With co-creator and artist Michael Lark having also left the series back since issue #25, the artwork by Kano, Steve Lieber, and Stefano Guadiano manage to once more capture the essence of the original artwork, without necessarily matching or improving it. The monochromatic background, subtlety evolving page by page, also helps establish the crime procedural tone, portraying a depressed and vice-ridden world. The unexpected cameo of a team of beloved DC Comics teenage superheroes in their vibrant primary-coloured costumes also made for a contrasting reminder of this series’ artistic vision. That being said, the artwork goes hand in hand with the stories presented in this final volume, and had these original creators of this series all stayed, Gotham Central could’ve easily continued its realistic exploration of by-the-book heroes within a city protected from above by a man dressed as a bat. Nonetheless, the series now brilliantly ends with this fourth volume and will surely be revisited in the future.

Gotham Central, Book Four: Corrigan is an astounding finale further highlighting the meticulous work of Gotham’s Finest detectives and the weight of their duty on their own psyche amidst the evil in their city.



26 thoughts on “Gotham Central, Book Four: Corrigan by Greg Rucka and Ed Brubaker

  1. this comment is on a completely unrelated note to the review, fyi.

    I was checking for broken links on my site (using and a whole bunch of your linkbacks and what not came up. So I went to investigate and bookidote wouldn’t load for me. I’m assuming the site has lapsed? If so, did you get all of your content out of there? It’s more just idle curiosity than anything.

    Liked by 1 person

      1. Oh good! Glad to hear that.

        How many posts do you have? The free version (which I use) is good for 3000 posts/pages. The fix is completely manual on your part, so it takes some effort but if you work away at it a little bit it goes pretty quick. I’ve been working on mine for about 2-3 months now and while I have about 4500 posts, I figure 3K of them is good enough 😀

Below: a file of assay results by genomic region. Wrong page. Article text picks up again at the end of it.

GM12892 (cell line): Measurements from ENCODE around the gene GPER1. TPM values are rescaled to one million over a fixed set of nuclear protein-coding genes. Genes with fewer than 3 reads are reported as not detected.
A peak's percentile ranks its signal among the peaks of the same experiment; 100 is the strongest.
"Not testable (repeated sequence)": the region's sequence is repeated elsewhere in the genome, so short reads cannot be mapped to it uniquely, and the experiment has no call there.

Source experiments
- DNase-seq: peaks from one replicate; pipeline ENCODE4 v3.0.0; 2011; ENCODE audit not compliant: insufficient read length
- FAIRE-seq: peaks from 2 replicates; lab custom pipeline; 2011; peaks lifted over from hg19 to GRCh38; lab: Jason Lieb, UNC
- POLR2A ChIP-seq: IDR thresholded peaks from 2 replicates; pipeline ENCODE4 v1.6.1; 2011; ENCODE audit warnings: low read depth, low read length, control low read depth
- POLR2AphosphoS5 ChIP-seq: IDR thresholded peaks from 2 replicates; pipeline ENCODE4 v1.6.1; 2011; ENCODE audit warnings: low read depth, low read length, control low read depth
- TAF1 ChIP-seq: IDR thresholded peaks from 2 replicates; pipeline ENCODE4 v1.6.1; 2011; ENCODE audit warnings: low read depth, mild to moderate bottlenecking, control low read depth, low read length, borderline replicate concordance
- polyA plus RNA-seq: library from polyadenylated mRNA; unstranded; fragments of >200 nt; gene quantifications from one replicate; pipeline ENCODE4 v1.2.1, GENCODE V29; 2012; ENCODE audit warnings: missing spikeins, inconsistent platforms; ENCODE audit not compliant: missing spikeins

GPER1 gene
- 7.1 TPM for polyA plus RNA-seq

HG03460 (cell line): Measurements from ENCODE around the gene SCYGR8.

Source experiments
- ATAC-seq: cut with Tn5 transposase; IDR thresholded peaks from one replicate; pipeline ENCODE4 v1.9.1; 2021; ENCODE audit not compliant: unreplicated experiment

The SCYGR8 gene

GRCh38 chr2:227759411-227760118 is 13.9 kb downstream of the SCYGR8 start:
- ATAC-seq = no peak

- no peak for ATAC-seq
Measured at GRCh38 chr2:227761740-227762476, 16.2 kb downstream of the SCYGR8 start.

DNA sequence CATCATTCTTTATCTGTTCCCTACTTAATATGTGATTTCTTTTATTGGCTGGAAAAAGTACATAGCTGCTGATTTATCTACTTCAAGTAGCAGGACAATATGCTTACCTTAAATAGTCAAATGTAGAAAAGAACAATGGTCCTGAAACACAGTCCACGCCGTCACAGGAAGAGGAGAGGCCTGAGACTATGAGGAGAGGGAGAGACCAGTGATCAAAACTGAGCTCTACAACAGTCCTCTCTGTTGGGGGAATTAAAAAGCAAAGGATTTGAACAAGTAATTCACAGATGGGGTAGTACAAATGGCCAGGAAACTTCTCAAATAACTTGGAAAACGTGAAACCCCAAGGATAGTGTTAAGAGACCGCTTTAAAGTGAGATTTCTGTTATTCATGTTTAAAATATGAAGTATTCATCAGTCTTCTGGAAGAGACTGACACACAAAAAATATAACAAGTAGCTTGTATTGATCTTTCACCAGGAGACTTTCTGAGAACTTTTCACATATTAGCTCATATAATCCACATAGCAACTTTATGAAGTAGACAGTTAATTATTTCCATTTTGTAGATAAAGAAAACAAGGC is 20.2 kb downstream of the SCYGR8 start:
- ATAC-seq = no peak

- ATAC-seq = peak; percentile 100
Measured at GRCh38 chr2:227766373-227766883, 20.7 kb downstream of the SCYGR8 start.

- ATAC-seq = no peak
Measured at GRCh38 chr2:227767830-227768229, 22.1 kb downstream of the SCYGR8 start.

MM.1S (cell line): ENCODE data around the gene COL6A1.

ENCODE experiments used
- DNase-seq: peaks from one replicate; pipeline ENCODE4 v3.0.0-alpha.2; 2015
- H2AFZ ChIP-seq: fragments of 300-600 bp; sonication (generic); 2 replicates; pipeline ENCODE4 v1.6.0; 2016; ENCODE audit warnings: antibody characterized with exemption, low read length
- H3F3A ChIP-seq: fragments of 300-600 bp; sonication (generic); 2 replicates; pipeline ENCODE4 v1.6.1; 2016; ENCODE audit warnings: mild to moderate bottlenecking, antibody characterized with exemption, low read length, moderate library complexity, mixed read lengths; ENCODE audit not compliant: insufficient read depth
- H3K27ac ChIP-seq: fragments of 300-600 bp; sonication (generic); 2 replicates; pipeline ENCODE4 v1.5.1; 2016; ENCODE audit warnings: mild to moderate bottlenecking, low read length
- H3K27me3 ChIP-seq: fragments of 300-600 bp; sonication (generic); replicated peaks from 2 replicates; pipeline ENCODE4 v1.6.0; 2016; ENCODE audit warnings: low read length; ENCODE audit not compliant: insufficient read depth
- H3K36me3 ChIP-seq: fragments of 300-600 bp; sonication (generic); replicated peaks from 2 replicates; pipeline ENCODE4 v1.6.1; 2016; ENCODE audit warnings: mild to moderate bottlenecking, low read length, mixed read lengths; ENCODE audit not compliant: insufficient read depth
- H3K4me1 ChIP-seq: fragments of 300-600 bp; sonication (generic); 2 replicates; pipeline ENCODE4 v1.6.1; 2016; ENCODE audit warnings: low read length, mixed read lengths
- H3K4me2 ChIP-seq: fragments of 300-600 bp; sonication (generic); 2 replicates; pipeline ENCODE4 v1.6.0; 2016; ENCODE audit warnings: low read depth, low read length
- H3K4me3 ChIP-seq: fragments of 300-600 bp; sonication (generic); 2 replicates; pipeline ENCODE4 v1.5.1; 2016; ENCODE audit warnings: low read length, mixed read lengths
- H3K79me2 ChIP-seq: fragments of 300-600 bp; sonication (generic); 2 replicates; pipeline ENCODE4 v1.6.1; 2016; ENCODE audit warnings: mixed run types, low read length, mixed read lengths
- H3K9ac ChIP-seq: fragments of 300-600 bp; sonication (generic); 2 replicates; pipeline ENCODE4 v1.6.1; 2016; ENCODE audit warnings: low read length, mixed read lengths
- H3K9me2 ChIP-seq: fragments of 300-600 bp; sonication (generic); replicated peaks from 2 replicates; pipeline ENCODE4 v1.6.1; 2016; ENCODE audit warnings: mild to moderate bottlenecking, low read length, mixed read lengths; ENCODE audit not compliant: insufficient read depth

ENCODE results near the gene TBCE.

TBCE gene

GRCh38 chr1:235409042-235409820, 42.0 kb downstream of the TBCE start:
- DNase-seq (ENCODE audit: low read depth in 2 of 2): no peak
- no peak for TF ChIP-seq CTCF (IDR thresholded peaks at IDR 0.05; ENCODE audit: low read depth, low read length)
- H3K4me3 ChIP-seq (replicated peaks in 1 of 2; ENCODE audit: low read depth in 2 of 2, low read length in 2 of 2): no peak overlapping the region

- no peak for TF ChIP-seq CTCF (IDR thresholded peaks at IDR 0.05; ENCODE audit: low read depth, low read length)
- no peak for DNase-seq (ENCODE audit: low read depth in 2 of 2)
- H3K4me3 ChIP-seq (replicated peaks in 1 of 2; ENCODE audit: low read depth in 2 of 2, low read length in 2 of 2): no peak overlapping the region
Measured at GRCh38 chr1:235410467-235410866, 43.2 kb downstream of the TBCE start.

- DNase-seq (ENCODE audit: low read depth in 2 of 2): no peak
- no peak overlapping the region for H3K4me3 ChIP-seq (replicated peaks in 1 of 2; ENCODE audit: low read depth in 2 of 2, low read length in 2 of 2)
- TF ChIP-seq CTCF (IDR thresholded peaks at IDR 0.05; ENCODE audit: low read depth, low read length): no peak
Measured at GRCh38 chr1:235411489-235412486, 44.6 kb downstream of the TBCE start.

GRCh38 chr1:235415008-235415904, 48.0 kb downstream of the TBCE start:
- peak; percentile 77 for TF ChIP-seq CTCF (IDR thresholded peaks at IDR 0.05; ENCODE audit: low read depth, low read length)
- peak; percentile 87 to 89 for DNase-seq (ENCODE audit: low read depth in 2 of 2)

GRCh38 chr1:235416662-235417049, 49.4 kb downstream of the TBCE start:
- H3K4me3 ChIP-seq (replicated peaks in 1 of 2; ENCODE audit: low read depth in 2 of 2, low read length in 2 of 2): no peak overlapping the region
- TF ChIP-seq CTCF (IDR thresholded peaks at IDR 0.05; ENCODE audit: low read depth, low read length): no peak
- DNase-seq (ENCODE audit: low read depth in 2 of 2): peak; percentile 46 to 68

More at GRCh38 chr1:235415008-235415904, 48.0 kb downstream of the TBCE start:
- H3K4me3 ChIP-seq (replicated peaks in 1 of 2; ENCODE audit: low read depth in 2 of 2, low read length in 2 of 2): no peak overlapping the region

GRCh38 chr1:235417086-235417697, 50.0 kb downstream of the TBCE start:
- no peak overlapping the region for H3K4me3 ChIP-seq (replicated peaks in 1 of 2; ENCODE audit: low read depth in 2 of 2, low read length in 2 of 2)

Here’s the link btw:

        Liked by 1 person

      2. I’m inching my way closer to 1k. Wow, 4.5k. Give me a couple decades before ever reaching those numbers hahaah

        Thanks for the link. You motivated me into looking into all the little issues and beginning a whole cleaning process for past super-old posts hahaha The only broken links that pop up are links to blogs from followers who put the wrong URL to their blog in their gravatar thing… I don’t think I could do anything about that… 😦

        Liked by 1 person

      3. Well, about 4200 of those are all of my reviews. Because I’ve nuked multiple blogs over the years, most of my non-review posts don’t survive the move from one place to another. Otherwise, it would probably be closer to 7K 😀

        yeah, there is no way to fix the gravatar issue. I tried 😀

        Liked by 1 person

      4. You’d have to compare me to some of the people on Devilreads. But since I can’t be on there (oh man, I tried again. To leave a comment on a review left by my cousin. And some jackass goes and comments in reply to me. It pissed me off so much that I deleted my account all over again, sigh), well, this is kind of a personal book database 🙂

        Liked by 1 person

  2. Awesome! Great to see it ending on a high note. From the first time you mentioned this series I loved the premise of it being more about normal folks than the superheros. Seems it might provide some level of grounding and a reminder there’s a “real” world in this fictive realm of larger than life characters.

    Liked by 1 person

    1. Exactly, Todd! I love that it explores the grounded facet of this universe that is often associated with SFF. I highly recommend it if you’re itching for something within the DC Universe. 😀

      P.S. If you haven’t already seen it, check out the email I wrote you! 😀


  3. Interesting take on a superhero (or regular service career) job of getting weary always fighting the same evil that infiltrates the good. I love that there are good mysteries at the heart of this series of stories and that the art reflects the tone of the story so well.

    Great review, Lashaan!

    Liked by 1 person